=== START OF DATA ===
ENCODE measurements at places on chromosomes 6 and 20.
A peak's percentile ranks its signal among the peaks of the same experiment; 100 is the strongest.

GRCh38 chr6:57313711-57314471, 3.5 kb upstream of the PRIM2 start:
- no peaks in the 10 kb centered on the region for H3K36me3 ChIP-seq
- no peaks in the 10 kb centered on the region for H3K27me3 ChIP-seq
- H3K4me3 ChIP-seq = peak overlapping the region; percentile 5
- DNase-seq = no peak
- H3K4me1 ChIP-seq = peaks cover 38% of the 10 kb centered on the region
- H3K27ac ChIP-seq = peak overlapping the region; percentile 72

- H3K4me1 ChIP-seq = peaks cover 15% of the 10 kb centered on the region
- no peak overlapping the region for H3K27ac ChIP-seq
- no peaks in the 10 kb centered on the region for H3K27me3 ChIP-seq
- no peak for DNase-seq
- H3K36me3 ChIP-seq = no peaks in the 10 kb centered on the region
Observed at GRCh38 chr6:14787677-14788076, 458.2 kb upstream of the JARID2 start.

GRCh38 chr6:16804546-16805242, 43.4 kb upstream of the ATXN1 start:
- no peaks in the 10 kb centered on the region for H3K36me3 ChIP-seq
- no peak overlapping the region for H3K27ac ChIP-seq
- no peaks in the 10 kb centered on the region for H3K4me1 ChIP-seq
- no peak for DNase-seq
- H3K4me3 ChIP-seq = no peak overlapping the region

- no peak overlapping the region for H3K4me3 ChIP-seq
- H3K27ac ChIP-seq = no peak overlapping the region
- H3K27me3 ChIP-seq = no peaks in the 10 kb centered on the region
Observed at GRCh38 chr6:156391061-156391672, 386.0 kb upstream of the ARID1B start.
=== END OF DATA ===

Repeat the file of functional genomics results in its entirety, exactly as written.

ENCODE measurements at places on chromosomes 6 and 20.
A peak's percentile ranks its signal among the peaks of the same experiment; 100 is the strongest.

GRCh38 chr6:57313711-57314471, 3.5 kb upstream of the PRIM2 start:
- no peaks in the 10 kb centered on the region for H3K36me3 ChIP-seq
- no peaks in the 10 kb centered on the region for H3K27me3 ChIP-seq
- H3K4me3 ChIP-seq = peak overlapping the region; percentile 5
- DNase-seq = no peak
- H3K4me1 ChIP-seq = peaks cover 38% of the 10 kb centered on the region
- H3K27ac ChIP-seq = peak overlapping the region; percentile 72

- H3K4me1 ChIP-seq = peaks cover 15% of the 10 kb centered on the region
- no peak overlapping the region for H3K27ac ChIP-seq
- no peaks in the 10 kb centered on the region for H3K27me3 ChIP-seq
- no peak for DNase-seq
- H3K36me3 ChIP-seq = no peaks in the 10 kb centered on the region
Observed at GRCh38 chr6:14787677-14788076, 458.2 kb upstream of the JARID2 start.

GRCh38 chr6:16804546-16805242, 43.4 kb upstream of the ATXN1 start:
- no peaks in the 10 kb centered on the region for H3K36me3 ChIP-seq
- no peak overlapping the region for H3K27ac ChIP-seq
- no peaks in the 10 kb centered on the region for H3K4me1 ChIP-seq
- no peak for DNase-seq
- H3K4me3 ChIP-seq = no peak overlapping the region

- no peak overlapping the region for H3K4me3 ChIP-seq
- H3K27ac ChIP-seq = no peak overlapping the region
- H3K27me3 ChIP-seq = no peaks in the 10 kb centered on the region
Observed at GRCh38 chr6:156391061-156391672, 386.0 kb upstream of the ARID1B start.